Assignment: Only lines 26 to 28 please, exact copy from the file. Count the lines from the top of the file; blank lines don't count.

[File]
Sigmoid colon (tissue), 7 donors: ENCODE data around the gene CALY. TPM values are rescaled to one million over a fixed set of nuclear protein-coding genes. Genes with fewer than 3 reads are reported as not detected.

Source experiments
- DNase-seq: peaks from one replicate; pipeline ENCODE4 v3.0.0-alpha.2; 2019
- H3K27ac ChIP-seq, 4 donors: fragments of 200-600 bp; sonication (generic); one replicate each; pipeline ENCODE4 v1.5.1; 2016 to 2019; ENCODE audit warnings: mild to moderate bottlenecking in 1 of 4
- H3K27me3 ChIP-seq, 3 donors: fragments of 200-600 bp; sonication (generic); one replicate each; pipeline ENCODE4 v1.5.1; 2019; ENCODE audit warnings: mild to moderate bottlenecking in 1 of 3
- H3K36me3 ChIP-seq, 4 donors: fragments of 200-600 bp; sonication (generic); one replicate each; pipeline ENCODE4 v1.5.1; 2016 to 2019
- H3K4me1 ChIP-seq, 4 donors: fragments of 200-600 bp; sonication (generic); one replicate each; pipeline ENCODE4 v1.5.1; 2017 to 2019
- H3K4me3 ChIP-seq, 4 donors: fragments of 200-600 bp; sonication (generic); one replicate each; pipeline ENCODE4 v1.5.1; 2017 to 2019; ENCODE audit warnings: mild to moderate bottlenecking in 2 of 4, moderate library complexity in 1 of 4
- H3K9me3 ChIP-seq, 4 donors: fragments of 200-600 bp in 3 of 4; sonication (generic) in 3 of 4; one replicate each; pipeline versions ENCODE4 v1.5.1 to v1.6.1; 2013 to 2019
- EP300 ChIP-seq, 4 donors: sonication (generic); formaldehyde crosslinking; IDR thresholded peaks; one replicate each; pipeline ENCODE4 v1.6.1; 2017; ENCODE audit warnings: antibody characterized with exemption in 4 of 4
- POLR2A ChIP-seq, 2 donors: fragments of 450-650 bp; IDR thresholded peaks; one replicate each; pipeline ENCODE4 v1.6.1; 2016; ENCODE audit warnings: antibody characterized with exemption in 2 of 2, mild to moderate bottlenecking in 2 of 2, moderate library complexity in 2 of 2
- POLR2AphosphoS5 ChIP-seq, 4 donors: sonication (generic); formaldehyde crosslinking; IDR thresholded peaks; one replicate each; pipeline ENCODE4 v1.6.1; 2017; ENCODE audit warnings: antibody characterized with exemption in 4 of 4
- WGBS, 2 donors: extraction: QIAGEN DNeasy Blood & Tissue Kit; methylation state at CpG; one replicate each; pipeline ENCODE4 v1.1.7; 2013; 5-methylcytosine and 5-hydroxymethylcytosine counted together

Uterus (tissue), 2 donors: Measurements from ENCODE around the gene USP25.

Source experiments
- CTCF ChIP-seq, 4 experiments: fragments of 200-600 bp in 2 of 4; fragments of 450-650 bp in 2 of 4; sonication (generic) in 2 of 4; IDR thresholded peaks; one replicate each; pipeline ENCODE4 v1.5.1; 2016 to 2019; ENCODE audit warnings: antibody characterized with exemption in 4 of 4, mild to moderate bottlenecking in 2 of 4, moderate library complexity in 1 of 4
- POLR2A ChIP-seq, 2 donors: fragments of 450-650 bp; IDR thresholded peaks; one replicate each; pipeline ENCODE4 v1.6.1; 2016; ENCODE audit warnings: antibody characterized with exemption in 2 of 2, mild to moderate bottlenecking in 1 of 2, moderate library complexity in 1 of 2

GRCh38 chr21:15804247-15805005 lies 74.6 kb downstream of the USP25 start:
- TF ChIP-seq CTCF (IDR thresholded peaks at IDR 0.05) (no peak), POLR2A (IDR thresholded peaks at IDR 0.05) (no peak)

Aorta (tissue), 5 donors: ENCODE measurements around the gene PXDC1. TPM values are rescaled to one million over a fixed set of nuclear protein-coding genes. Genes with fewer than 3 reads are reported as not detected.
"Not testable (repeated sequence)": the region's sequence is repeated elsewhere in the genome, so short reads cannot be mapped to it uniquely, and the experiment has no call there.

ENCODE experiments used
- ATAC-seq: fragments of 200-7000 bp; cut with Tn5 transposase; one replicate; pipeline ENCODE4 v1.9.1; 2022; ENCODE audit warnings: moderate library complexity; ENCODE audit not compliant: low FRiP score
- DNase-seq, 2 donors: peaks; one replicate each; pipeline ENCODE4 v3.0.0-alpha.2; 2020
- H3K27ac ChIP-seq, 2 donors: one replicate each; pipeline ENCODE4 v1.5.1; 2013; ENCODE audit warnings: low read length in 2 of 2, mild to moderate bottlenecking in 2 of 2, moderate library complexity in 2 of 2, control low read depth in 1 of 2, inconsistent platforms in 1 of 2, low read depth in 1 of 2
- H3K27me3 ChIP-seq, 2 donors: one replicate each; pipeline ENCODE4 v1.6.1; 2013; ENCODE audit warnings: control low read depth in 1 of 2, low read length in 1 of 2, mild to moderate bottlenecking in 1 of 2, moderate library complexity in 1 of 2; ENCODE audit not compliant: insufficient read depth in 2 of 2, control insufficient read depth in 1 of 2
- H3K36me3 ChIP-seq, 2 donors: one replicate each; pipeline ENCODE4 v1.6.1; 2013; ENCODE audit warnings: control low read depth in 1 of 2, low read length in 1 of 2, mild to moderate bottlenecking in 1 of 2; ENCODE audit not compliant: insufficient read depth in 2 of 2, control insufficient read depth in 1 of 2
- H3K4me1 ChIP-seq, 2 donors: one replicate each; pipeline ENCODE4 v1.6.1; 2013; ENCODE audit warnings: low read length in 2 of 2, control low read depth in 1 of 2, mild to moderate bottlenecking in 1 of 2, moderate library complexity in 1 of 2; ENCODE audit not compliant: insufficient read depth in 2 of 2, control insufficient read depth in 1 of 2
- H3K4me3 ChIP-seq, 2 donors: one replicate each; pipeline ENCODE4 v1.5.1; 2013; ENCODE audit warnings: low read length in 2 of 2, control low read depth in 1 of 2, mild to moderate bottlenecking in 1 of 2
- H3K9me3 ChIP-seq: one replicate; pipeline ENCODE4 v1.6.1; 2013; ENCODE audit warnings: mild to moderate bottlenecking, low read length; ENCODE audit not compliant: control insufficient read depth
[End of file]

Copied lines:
- H3K27me3 ChIP-seq, 2 donors: one replicate each; pipeline ENCODE4 v1.6.1; 2013; ENCODE audit warnings: control low read depth in 1 of 2, low read length in 1 of 2, mild to moderate bottlenecking in 1 of 2, moderate library complexity in 1 of 2; ENCODE audit not compliant: insufficient read depth in 2 of 2, control insufficient read depth in 1 of 2
- H3K36me3 ChIP-seq, 2 donors: one replicate each; pipeline ENCODE4 v1.6.1; 2013; ENCODE audit warnings: control low read depth in 1 of 2, low read length in 1 of 2, mild to moderate bottlenecking in 1 of 2; ENCODE audit not compliant: insufficient read depth in 2 of 2, control insufficient read depth in 1 of 2
- H3K4me1 ChIP-seq, 2 donors: one replicate each; pipeline ENCODE4 v1.6.1; 2013; ENCODE audit warnings: low read length in 2 of 2, control low read depth in 1 of 2, mild to moderate bottlenecking in 1 of 2, moderate library complexity in 1 of 2; ENCODE audit not compliant: insufficient read depth in 2 of 2, control insufficient read depth in 1 of 2